Why a Backup Power Generator is a Good Idea Before the Next Texas Storm
Here in Houston and most of Texas, many homeowners have been living through a nightmare due to the destructive winter ice storm that impacted our state. Most Texans were left without power or water for days, and many won’t have running water in their homes until pipes can be repaired.
While it’s too late to turn back time for this last weather event, a whole-house or backup power generator can prepare your home and prevent a lot of headaches before the next storm comes our way.
With hurricane season just three months away, there may never be a better time to install a backup generator for your home or business.
Why a Backup Generator?
When the electric grid goes down, it’s easy to feel powerless. We lose the ability to heat or cool our homes. The food in our refrigerator and freezer goes bad. And, then there’s the piercing darkness that makes one feel vulnerable, particularly when our phone and laptop charges are running low and our connection to the outside world is vanishing.
A backup generator is a permanent installation in your home or business. It’s installed much in the same way your central air and heat are, outside on a concrete block. It is fueled with the existing fuel supply to your home, most often natural gas or propane.
So, one of the first things to understand about a backup generator is that as long as you have natural gas service flowing through those pipes, a backup generator can power your entire home.
This means your central air or heat, electric heaters, refrigerator, freezer, televisions, computer devices — everything will continue to work, even when the main power grid goes down, be it because of a winter storm, a hurricane, or a good old-fashioned thunderstorm.
Whether there is a failure on the part of equipment or an extended power outage, a whole-house generator will automatically come on and provide power to your electrical panel. You don’t even have to be home for it to come on.
A backup generator can operate nonstop for days and provide your home with uninterrupted power. Once the main electric grid comes back on and restores power to your home, the backup generator will switch off and go back to standby mode, waiting for another power outage before switching back on.
Why Install a Whole-House Generator and Not a Portable Generator?
A portable generator uses only a small amount of gasoline to keep it fueled. You often have to fill up the tank on a portable generator many times during an extended outage.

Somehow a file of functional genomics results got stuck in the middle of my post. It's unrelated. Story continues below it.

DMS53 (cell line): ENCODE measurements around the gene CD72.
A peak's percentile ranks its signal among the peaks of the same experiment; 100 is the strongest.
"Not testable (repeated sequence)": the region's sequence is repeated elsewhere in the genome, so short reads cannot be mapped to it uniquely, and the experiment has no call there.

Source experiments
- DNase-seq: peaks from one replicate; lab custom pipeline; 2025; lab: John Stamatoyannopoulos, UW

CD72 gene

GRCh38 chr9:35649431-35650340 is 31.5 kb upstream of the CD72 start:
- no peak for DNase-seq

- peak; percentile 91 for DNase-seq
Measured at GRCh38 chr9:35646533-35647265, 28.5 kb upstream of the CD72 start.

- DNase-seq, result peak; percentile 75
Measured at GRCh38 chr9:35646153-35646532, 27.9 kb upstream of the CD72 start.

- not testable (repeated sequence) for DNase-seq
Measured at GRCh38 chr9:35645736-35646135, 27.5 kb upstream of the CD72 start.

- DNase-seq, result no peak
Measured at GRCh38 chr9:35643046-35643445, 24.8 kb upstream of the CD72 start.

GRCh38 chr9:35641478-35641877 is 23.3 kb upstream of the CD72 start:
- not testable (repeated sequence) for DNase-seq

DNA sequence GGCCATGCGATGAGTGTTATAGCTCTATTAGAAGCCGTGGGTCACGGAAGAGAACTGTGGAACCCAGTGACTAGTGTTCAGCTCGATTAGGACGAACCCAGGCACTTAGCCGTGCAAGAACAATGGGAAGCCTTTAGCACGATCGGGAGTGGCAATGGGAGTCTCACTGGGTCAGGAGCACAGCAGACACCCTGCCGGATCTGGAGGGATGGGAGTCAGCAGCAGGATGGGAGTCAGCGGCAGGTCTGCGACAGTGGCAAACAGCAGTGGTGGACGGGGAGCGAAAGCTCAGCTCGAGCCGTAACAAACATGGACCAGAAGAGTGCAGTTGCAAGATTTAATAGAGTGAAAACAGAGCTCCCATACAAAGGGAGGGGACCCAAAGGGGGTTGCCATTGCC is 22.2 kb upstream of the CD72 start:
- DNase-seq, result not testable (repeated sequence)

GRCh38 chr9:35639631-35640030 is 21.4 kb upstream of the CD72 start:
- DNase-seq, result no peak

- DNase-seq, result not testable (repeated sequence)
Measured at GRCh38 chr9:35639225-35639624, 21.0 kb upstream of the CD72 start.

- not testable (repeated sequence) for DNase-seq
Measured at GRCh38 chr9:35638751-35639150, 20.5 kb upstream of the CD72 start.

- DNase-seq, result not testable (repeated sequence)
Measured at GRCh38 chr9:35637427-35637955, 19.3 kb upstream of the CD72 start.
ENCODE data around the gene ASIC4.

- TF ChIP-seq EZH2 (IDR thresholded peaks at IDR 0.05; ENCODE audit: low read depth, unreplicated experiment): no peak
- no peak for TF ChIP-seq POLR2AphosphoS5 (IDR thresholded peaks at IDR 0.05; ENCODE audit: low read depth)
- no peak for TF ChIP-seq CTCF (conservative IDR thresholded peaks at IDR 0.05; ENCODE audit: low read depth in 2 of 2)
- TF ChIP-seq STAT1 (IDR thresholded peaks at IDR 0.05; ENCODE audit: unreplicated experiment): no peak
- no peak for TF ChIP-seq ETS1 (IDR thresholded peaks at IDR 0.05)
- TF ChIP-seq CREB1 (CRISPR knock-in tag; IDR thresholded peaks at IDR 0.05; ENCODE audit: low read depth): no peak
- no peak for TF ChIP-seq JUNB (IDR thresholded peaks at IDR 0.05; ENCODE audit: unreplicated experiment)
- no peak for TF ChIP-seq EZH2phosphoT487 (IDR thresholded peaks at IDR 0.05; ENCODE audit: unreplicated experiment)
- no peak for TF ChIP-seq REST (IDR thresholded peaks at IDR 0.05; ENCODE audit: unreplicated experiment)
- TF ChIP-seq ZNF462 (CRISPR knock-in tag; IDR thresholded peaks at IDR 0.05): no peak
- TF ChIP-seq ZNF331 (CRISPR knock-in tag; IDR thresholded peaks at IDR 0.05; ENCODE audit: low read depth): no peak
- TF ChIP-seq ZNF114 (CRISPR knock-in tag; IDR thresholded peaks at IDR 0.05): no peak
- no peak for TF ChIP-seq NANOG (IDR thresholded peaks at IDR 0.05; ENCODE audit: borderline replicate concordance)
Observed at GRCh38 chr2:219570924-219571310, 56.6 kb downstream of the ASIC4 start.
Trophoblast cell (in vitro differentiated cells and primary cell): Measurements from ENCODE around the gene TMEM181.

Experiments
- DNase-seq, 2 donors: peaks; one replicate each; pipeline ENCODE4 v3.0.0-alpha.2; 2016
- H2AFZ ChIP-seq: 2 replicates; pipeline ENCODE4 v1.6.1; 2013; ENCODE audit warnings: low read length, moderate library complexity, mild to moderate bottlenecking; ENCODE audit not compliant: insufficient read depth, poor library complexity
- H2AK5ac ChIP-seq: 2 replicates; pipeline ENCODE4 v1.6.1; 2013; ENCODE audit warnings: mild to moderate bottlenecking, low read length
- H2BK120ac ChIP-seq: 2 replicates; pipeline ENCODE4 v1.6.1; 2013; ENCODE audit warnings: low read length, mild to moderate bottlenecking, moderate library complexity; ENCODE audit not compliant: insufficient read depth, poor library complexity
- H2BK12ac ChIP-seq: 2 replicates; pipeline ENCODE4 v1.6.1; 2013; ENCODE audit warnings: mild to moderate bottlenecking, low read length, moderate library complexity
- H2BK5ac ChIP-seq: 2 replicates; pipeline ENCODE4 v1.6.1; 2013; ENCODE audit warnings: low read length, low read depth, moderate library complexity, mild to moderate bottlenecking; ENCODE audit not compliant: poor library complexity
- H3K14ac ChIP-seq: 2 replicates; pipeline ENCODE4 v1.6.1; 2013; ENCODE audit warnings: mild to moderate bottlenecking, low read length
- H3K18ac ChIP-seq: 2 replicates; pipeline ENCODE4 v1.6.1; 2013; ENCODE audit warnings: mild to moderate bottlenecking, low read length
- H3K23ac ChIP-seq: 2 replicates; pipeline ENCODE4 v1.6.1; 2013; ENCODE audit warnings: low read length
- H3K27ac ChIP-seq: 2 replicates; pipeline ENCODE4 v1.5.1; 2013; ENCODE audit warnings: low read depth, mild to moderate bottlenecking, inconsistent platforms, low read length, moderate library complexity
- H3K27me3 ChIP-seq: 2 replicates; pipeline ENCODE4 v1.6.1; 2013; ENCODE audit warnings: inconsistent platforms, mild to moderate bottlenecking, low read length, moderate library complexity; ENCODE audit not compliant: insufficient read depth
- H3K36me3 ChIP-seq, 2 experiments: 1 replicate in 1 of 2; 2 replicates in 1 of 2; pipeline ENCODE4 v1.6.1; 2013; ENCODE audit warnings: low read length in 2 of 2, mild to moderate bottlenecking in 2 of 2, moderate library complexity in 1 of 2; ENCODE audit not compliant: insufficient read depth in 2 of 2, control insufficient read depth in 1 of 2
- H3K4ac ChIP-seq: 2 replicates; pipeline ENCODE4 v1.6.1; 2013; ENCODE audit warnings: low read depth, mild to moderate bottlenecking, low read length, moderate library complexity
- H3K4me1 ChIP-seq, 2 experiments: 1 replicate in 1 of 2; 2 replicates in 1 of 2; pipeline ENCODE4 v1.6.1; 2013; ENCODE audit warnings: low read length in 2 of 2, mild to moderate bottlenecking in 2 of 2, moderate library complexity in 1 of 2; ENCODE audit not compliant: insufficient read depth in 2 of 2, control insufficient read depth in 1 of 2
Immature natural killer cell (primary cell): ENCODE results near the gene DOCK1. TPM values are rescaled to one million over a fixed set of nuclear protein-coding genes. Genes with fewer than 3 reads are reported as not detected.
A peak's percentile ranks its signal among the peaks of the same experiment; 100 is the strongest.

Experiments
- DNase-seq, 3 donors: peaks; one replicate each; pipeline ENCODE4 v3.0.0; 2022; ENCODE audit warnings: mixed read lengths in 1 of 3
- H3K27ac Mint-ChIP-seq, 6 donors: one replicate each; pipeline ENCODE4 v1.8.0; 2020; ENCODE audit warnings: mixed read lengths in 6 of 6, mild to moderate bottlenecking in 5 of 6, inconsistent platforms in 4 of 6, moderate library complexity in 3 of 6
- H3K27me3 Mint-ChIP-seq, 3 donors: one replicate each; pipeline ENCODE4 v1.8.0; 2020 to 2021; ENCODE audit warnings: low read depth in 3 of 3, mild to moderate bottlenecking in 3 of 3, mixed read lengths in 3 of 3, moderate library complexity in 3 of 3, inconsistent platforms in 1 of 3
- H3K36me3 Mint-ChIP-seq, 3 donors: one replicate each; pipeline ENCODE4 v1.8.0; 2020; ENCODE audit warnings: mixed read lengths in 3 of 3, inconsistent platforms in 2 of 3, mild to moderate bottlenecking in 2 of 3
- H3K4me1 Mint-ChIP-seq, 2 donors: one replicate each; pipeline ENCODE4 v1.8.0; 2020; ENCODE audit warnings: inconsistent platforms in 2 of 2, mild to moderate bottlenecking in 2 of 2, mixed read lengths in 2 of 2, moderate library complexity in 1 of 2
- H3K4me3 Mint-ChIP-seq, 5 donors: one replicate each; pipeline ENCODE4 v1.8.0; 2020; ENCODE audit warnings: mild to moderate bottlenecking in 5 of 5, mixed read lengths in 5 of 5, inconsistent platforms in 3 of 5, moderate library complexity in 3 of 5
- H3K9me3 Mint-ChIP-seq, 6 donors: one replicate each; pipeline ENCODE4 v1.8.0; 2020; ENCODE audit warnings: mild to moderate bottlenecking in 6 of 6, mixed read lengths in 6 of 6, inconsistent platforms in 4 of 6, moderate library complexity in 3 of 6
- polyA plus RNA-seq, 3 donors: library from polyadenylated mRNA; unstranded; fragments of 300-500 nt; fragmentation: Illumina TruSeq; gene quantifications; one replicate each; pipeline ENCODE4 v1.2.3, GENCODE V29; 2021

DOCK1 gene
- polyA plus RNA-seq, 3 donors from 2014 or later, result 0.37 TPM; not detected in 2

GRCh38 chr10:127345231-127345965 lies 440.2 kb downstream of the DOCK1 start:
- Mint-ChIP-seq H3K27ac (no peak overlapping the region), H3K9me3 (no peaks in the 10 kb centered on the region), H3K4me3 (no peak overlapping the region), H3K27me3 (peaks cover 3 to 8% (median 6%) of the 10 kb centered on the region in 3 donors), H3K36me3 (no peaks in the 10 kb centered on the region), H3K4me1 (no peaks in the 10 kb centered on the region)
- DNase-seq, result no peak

As many Texans learned, their portable generators ran out of fuel quickly during the winter storm. Added to the misery, there was no more fuel to be found at most service stations.
A whole-house generator is typically serviced once a year by a technician. You don’t have to do anything yourself except make the appointment.
While a standby generator can power all electrical devices within a home, a portable generator can only power one or two appliances. Not to mention that it’s dangerous to run a portable generator.
Besides the comfort of knowing that your backup generator safely provides automatic power, it’s also good to know that the appliance can enhance your home’s value.
Is a Backup Generator Expensive?
The cost of a backup generator is relative. Many factors need to be considered, such as the loss of food during a lengthy power outage, loss of productivity from work, and if you have a business, the inability to sell your goods or services. You also simply can’t put a price on comfort.
But beyond that, there are varying sizes of whole-house generators. Naturally, the more circuits a generator can power, the higher its capacity.
An experienced electrician can help you determine what size is needed to power your home during an outage.
Once they’ve done that, they’ll be able to give you an estimate of how much a standby generator would cost for your home or business.
Bear in mind, however, that the generator will add value to your real estate. So while there’s the initial cost, a whole-house generator is a wise investment that brings value over the long term.
What Kind of Upkeep Does a Whole-House Generator Need?
Your whole-house generator should be serviced each year to ensure that it is fueled up and running properly.
But anytime your whole-house generator kicks in and has continuous use for a day or two, you’ll want to have a technician back to service it.
Whole-house generators that have run for ten days or more will usually need the fuel level checked, and the filter changed. Most backup generators run best when they’re run at less than 75 percent of their capacity.
Peace of mind is something you just can’t put a price tag on. A backup generator could have saved many Texas homeowners a lot of angst during this winter crisis.
Be prepared for the next weather-related event that can take down the power grid in an instant. Consider getting a whole-house generator to help provide comfort to you and your family in the event of an electrical outage.
Just as with any other type of machine, a backup power generator benefits from regular maintenance.
You’ll need a professional electrician to install and service your whole-house generator. Contact our electrical experts at 713-863-1133 to get an estimate on the best backup generator for your home.